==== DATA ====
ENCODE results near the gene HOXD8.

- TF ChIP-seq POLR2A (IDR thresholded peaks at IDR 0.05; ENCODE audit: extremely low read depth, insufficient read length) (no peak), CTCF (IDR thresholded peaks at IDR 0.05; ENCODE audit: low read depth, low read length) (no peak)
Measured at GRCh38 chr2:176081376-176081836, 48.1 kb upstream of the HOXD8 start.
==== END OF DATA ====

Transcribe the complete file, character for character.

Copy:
ENCODE results near the gene HOXD8.

- TF ChIP-seq POLR2A (IDR thresholded peaks at IDR 0.05; ENCODE audit: extremely low read depth, insufficient read length) (no peak), CTCF (IDR thresholded peaks at IDR 0.05; ENCODE audit: low read depth, low read length) (no peak)
Measured at GRCh38 chr2:176081376-176081836, 48.1 kb upstream of the HOXD8 start.